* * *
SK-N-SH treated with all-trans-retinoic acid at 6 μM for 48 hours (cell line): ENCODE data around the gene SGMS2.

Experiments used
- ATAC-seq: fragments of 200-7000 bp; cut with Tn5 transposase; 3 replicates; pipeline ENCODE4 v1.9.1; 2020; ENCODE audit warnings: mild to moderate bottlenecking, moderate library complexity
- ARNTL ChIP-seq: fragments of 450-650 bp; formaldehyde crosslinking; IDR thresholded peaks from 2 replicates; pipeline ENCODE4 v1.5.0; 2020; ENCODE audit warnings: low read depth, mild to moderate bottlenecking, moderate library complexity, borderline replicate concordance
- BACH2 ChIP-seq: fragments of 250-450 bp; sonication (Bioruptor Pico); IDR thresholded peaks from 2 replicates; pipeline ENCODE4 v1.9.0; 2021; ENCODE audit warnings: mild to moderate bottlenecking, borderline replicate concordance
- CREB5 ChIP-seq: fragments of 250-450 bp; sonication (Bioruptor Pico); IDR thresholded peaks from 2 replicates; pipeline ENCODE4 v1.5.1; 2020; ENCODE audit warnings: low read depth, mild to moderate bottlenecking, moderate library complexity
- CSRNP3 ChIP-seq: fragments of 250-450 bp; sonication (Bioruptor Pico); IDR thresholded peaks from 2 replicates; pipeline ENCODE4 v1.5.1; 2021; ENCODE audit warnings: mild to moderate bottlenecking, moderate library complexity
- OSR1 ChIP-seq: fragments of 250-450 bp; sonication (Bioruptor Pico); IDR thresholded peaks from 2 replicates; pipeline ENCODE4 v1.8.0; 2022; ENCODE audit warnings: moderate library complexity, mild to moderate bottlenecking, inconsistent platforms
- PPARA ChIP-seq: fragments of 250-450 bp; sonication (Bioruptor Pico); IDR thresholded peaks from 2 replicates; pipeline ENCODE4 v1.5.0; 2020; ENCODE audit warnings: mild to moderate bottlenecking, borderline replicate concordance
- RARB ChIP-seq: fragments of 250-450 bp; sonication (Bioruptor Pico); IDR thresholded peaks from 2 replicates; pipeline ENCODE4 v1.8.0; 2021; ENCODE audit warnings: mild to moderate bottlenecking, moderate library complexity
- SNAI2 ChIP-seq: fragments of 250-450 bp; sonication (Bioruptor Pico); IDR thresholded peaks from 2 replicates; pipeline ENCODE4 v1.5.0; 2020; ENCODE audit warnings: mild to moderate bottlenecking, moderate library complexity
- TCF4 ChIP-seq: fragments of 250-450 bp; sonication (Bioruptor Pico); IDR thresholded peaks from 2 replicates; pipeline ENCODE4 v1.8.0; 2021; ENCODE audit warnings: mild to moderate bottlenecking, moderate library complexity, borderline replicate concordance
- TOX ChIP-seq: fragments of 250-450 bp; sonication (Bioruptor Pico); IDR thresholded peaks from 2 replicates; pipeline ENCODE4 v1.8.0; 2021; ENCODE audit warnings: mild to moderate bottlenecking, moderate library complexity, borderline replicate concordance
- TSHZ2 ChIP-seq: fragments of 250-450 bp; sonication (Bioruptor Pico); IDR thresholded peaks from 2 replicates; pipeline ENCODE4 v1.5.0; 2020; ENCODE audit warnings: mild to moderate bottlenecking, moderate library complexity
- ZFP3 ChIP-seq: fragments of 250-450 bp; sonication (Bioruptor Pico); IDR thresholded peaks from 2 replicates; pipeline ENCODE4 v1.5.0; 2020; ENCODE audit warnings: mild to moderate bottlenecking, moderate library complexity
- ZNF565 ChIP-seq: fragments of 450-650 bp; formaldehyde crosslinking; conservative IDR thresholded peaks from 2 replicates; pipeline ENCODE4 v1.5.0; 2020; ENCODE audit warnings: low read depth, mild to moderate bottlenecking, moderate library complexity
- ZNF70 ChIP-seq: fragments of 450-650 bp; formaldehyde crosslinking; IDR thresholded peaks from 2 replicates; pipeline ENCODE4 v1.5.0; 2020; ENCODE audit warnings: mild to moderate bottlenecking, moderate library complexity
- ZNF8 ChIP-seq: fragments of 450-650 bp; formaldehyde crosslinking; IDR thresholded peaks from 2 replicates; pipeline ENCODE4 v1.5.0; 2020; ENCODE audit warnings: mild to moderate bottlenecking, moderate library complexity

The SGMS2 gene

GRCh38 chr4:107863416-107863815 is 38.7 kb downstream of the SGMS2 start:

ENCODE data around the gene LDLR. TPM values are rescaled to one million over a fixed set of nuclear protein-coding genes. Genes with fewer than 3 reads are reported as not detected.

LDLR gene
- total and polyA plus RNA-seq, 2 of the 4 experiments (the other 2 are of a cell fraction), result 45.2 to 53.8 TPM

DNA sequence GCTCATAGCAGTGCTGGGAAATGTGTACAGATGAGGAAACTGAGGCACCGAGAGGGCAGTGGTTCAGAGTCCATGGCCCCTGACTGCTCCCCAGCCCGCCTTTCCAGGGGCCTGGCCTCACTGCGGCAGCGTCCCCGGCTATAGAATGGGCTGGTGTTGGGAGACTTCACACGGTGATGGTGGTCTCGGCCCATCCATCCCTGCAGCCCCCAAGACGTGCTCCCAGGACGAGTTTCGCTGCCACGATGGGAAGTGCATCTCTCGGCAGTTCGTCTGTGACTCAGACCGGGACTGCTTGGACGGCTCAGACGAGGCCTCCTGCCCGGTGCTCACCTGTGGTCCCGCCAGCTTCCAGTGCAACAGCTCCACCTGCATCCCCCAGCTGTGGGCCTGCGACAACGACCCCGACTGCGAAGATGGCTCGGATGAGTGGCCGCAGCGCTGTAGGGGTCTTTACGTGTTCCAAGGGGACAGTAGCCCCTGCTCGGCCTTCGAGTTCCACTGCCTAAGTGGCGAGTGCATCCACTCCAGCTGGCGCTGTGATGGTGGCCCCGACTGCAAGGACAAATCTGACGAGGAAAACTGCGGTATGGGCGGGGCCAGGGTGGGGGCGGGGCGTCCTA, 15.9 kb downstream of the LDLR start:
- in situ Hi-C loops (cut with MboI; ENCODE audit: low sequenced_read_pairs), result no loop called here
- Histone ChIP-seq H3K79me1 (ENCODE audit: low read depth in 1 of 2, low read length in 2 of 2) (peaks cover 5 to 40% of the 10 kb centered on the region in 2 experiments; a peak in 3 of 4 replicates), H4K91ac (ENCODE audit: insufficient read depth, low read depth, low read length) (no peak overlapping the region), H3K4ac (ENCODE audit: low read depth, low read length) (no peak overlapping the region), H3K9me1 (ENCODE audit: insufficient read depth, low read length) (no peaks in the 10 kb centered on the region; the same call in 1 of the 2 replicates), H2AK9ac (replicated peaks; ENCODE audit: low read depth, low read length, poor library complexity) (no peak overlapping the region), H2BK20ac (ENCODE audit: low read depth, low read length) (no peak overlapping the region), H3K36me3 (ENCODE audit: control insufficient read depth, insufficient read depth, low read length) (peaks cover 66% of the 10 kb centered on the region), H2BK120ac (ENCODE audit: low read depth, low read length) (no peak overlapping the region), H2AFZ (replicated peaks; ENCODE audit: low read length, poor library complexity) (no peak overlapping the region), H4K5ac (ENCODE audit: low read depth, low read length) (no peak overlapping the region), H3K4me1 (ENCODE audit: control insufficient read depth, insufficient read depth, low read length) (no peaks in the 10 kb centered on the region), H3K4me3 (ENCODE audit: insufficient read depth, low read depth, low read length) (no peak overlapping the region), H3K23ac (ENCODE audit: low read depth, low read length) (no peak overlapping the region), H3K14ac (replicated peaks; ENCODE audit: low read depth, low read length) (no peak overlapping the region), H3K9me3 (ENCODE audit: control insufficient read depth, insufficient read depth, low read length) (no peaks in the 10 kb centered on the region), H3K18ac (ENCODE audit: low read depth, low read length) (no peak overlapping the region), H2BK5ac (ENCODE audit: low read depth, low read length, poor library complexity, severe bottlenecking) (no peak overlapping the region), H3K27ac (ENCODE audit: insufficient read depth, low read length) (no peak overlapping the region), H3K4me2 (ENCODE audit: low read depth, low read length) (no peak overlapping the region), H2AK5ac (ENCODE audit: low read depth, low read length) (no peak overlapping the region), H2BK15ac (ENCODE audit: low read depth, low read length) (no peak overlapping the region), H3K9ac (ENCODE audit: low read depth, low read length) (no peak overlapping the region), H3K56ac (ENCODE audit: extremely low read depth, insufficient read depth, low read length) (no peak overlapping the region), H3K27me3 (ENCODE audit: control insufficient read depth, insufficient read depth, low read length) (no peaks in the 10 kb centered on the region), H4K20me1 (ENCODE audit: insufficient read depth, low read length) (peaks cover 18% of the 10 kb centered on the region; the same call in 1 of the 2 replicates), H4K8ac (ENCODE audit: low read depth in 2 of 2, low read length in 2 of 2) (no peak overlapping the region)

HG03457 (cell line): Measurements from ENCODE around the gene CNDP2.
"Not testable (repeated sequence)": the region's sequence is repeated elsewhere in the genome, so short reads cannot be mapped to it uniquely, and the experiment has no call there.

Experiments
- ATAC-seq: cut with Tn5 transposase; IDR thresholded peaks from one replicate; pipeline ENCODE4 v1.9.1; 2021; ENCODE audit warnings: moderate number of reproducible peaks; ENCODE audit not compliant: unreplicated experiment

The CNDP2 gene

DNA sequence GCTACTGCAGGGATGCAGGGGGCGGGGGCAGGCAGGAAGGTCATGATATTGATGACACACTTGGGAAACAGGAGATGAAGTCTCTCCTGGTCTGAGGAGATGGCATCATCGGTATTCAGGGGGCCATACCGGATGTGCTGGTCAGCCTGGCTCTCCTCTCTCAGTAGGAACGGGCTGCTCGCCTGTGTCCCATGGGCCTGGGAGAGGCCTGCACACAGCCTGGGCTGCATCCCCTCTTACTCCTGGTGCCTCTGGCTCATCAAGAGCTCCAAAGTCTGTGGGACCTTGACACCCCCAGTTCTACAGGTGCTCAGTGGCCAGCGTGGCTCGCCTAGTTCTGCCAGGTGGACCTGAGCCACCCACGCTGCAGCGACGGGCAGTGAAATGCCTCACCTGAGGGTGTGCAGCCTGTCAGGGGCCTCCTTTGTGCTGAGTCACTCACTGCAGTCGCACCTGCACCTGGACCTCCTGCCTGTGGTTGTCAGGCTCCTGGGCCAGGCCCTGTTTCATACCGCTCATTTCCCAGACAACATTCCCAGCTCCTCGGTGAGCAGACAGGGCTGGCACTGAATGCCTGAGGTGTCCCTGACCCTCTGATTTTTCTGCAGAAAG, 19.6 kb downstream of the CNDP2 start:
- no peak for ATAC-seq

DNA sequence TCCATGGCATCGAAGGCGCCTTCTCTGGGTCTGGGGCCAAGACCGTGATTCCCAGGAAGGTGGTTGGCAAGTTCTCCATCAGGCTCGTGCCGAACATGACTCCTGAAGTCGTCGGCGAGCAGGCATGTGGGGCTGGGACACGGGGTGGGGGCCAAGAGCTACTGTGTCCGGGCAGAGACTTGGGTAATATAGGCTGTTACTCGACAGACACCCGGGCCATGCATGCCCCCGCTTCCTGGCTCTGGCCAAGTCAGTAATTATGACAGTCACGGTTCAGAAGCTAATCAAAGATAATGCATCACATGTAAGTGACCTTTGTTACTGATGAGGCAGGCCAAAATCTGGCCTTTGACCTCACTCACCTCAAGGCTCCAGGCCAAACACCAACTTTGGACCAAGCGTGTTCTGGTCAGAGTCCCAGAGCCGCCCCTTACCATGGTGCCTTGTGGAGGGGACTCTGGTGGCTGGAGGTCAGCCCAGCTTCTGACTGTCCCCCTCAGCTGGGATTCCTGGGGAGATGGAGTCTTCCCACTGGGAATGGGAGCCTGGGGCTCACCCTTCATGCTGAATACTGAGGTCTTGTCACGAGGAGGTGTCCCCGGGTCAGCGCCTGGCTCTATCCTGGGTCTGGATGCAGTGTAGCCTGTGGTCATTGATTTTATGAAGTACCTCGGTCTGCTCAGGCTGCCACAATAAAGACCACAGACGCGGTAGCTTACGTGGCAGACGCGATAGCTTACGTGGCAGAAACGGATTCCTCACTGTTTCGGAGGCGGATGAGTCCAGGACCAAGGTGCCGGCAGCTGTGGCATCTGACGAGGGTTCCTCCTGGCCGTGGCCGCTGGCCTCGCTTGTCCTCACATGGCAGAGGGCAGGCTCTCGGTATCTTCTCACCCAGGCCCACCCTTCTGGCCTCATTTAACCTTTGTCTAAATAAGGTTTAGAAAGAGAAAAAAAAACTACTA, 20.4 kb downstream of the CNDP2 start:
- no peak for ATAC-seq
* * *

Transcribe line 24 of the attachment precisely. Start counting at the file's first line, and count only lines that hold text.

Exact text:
DNA sequence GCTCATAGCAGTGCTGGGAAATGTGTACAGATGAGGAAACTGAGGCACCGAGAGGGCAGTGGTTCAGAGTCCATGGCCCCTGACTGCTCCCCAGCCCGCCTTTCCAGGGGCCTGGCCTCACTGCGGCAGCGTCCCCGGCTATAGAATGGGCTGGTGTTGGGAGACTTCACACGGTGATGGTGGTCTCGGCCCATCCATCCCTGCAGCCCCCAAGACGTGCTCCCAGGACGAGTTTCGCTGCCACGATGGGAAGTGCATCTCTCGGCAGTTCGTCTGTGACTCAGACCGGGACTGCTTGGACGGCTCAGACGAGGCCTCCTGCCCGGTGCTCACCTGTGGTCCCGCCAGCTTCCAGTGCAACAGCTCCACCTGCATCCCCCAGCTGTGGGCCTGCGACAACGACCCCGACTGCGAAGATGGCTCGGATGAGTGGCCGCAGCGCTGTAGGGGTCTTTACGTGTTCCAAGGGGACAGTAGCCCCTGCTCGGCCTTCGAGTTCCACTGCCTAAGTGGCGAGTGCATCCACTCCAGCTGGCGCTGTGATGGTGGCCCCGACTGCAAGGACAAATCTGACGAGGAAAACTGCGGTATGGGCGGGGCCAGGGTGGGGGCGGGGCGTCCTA, 15.9 kb downstream of the LDLR start: